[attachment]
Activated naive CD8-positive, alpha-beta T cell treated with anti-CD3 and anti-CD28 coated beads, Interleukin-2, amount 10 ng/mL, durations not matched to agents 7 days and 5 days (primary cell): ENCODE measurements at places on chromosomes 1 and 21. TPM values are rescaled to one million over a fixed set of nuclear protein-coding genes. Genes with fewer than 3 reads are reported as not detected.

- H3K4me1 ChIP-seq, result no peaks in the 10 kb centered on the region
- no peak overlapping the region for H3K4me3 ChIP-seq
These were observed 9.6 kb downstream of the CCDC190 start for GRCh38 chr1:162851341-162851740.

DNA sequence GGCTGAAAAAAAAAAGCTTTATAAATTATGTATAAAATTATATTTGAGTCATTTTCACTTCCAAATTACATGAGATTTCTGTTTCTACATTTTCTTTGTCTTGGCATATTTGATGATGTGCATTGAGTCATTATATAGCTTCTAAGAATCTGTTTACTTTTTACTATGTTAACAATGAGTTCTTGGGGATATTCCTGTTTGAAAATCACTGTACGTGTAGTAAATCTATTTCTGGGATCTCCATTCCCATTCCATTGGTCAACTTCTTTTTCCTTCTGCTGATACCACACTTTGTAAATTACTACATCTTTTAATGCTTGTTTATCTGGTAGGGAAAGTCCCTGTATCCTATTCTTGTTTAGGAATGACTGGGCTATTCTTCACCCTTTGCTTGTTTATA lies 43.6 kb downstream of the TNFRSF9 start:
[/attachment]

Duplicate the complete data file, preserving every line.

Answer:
Activated naive CD8-positive, alpha-beta T cell treated with anti-CD3 and anti-CD28 coated beads, Interleukin-2, amount 10 ng/mL, durations not matched to agents 7 days and 5 days (primary cell): ENCODE measurements at places on chromosomes 1 and 21. TPM values are rescaled to one million over a fixed set of nuclear protein-coding genes. Genes with fewer than 3 reads are reported as not detected.

- H3K4me1 ChIP-seq, result no peaks in the 10 kb centered on the region
- no peak overlapping the region for H3K4me3 ChIP-seq
These were observed 9.6 kb downstream of the CCDC190 start for GRCh38 chr1:162851341-162851740.

DNA sequence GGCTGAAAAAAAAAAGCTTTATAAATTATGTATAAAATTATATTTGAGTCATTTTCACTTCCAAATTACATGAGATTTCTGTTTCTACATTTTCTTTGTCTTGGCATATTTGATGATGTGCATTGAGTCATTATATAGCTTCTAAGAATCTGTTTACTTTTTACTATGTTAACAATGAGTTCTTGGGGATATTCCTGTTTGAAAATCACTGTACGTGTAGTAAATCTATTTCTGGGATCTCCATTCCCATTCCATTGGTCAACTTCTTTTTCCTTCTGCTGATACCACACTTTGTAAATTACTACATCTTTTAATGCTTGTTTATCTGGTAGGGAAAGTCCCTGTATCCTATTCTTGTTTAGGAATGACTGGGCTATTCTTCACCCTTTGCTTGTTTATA lies 43.6 kb downstream of the TNFRSF9 start: